There was a time when Bessie Smith didn't have the blues.
The Bessie Smith Strut started in 1982, just as the Riverbend festival got its legs under it. But the blues portion of the festival didn't start with the blues. Instead, the event was born as the Bessie Smith Jazz Strut.
"We needed to bring the community together," said Walker Breland, who served as the first president of Friends of the Festival. "And that was one way we could do that."
The Strut now is in danger of moving from its original location along M.L. King Boulevard and to the Riverbend site after Mayor Ron Littlefield proposed it to the Friends of the Festival. The Strut has been a fixture on M.L. King Boulevard for 31 years.
The Strut as it now is known is a block party with blues acts playing on different stages -- in front of the Bessie Smith Cultural Center, on one end of the street near the railroad tracks or at Miller Plaza.
Thousands of people mill about, some with baby strollers, others carrying 24-ounce cans of beer and many chomping on huge turkey legs and barbecue.
But the first festivals didn't start that way, Breland said.
The first festival featured the jazz musicians Dukes of Dixieland and Betty Mac Tutum, he said. The bands started playing and the crowd started swinging, Breland said.
"By the time we got to the third band, we had a snake dance moving along M.L.K. and everyone was holding hands," he said.
The second year of the bash, it took a different spin. The U.S. Army band came into town and helped throw a New Orleans-style parade from the riverfront to M.L. King Boulevard.
By the third Strut, it started becoming more of what it is today with blues acts coming into town to play the event, Breland said.
As a person who helped get the first Struts going, Breland said he doesn't like seeing what is happening today with the idea of moving the event to Riverbend. He said it would lose the blending of cultures, as it was designed to do.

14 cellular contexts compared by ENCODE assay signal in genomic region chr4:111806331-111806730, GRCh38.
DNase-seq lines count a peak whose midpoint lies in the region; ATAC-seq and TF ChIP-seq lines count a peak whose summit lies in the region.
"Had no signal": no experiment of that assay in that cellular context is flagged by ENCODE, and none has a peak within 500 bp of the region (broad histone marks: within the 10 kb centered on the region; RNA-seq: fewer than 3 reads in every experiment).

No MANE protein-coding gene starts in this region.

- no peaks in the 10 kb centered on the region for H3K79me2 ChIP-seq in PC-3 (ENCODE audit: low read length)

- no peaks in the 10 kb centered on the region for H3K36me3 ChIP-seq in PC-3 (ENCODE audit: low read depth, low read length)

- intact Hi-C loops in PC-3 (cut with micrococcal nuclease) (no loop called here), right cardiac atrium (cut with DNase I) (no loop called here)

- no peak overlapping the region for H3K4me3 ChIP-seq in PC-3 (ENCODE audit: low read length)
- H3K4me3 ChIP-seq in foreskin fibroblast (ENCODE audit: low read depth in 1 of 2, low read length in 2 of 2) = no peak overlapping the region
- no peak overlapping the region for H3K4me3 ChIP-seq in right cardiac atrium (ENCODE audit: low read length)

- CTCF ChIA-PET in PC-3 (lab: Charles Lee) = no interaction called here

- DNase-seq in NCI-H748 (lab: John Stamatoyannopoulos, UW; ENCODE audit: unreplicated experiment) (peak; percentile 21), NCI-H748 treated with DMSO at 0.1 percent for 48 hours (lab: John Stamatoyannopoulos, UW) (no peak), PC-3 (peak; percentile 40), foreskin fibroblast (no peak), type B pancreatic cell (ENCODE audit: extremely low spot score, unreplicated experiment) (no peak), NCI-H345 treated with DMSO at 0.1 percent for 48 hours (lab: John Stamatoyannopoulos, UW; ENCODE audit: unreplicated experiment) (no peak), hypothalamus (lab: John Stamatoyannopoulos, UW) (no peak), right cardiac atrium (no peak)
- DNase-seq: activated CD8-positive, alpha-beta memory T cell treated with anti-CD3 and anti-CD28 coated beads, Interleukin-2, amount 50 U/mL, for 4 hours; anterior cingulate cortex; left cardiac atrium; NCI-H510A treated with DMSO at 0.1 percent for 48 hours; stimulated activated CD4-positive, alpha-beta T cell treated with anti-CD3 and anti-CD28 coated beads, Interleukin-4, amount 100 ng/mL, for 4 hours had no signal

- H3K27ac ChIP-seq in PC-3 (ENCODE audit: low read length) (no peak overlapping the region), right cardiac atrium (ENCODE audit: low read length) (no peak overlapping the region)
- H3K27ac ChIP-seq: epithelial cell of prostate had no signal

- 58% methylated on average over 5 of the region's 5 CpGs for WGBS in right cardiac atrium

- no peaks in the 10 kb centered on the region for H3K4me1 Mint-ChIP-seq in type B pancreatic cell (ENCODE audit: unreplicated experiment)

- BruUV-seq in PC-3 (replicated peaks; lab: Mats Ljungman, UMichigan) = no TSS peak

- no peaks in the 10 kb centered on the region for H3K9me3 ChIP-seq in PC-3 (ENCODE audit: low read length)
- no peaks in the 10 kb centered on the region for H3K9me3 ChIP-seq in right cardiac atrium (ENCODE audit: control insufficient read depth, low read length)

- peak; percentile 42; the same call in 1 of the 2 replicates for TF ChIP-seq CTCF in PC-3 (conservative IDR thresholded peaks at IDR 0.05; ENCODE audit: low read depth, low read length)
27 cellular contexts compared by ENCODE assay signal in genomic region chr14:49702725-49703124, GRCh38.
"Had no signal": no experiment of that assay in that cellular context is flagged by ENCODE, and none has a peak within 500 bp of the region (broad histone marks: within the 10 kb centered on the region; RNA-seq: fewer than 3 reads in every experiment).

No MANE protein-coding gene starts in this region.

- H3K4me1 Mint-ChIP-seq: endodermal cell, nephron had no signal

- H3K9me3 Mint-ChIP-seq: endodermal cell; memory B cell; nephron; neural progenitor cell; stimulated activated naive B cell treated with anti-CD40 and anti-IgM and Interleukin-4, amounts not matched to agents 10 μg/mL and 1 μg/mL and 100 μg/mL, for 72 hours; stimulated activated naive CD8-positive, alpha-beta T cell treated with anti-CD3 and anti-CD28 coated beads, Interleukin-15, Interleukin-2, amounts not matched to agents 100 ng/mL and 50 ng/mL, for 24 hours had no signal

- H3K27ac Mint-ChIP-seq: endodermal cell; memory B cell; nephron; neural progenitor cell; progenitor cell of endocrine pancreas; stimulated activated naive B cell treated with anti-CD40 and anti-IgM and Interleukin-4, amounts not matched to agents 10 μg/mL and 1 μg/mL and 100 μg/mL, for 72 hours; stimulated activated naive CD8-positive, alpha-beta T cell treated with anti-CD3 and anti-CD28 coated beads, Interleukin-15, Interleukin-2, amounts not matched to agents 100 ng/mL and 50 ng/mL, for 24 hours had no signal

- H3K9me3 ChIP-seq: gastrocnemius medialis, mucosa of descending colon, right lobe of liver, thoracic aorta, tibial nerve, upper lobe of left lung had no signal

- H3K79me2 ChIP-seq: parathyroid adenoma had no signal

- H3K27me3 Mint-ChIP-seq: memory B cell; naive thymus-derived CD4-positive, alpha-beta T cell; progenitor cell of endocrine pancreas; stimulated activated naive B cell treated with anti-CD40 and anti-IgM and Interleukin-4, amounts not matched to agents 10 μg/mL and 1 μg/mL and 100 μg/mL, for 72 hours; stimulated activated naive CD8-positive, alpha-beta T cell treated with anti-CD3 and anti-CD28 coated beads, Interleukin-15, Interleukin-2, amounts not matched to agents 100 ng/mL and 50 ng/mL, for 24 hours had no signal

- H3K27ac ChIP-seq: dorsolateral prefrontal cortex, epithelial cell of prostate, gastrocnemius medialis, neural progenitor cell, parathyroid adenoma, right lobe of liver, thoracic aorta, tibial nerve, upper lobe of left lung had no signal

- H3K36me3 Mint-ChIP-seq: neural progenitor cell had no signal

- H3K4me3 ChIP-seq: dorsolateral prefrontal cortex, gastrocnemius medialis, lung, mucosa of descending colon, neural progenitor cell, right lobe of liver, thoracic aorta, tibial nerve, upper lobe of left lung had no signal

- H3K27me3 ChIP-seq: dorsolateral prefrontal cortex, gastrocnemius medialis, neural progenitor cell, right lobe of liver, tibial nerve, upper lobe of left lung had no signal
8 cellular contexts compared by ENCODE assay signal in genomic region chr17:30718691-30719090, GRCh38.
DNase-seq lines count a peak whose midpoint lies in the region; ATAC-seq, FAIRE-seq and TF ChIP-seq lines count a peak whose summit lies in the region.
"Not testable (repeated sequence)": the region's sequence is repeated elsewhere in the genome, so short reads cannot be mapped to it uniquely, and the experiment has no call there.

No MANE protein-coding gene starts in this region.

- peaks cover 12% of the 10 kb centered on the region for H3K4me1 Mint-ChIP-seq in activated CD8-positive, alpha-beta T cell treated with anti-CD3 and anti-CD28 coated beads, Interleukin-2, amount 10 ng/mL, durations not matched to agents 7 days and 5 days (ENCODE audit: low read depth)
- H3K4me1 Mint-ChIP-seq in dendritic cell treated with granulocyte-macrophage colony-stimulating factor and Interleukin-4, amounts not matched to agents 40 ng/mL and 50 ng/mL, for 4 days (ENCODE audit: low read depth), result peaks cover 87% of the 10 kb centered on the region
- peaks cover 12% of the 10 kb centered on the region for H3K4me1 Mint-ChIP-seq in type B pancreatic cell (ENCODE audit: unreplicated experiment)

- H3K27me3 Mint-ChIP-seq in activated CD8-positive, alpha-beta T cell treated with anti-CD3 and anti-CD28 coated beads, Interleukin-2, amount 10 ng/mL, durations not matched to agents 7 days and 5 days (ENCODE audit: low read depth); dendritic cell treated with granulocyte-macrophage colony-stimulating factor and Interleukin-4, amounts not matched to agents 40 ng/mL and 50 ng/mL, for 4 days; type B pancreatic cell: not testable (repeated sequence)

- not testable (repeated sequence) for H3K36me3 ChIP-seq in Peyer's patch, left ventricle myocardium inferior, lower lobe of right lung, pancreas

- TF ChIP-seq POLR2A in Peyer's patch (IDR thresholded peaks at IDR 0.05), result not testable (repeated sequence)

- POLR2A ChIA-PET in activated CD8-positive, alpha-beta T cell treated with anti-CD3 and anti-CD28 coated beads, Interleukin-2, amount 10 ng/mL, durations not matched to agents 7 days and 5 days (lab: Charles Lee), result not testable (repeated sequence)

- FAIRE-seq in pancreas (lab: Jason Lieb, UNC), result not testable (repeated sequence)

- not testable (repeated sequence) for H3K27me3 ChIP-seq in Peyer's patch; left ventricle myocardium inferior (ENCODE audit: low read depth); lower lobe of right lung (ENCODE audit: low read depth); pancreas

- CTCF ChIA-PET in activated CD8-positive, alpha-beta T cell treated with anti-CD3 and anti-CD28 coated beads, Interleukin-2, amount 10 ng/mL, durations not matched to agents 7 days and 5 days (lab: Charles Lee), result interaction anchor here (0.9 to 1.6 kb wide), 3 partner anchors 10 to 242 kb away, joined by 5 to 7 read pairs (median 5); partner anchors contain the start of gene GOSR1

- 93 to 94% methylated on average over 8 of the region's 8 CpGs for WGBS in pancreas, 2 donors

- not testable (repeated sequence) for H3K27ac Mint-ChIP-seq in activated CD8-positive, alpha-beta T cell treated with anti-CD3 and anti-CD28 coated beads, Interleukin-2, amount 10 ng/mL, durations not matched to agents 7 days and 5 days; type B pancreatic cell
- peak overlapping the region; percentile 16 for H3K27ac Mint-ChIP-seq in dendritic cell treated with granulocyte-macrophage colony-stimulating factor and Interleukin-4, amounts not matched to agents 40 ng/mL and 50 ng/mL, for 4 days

"You can't take that to the riverfront," he said. "The whole purpose is to bring white and black together. It's got to be on M.L.K."
Hugh Moore, who serves on the current board of directors for the Friends of the Festival, also served on the first board in 1982 when the Strut came alive. He remembers the parade. He said everything was different about Riverbend in the early '80s. There were smatterings of acts spread out across town in places like the Dome building and St. Paul's Episcopal Church with acts like Count Basie and Roberta Flack.
"The MLK area was different too," he said. "There were more businesses."
But no matter the form, the event has become something that people have a sentimental attachment to, said David Smotherman, owner of Winder Binder Gallery & Bookstore. He has a sentimental connection, too. He is 40 years old and went to his first Bessie Smith Strut when he was 13, he said.
"My parents took me to interact with other races," he said.
Smotherman started the Facebook page "Occupy your favorite MLK establishment for Bessie Smith Strut night." As of Friday, more than 8,000 people had been invited and almost 900 people said they would attend.
He said he didn't do it as a "political protest or political statement." He is encouraging others not to take it that way. He just wants to help the business owners along the street and also show that M.L. King Boulevard can be a safe place.
Littlefield, who has been under tremendous pressure for days about his decision to move the event, said Friday he appreciates the creativity of the group. He said he wants people to go to M.L. King Boulevard and have fun.
"If they have a party down there, I'll participate in it," he said.
For blues musicians across Chattanooga, moving the Strut is a bit of a travesty.
"I think it's a little absurd, I really do," said local blues guitarist Brian "Husky" Burnette. "It's the one day during the festival that is a big blues block party. For lovers of the blues, it's the one free day. It's right there by Bessie's house, so to speak. That's the deal."
Local blues guitarist Lon Eldridge agreed.
"No matter where it is said that the Bessie Smith Strut is held, people are going to be on MLK," he said. "I think that's where it's going to be. Chattanogans take a lot of pride in the Bessie Smith Strut and I don't think you can have it anywhere else and have it still be the Strut."
Staff writer Casey Phillips contributed to this report.
Cliff has worked for the Times Free Press for five years and covers Chattanooga city government. He previously covered Rhea County, as well as transportation and growth and development in Southeast Tennessee. A native of Maryville, Tenn., Cliff graduated in 2003 from the University of Tennessee with a bachelor’s degree in communications with an emphasis on journalism. Before coming to Chattanooga, he was a crime reporter with Hernando Today, a supplement of The Tampa (Fla.) ...
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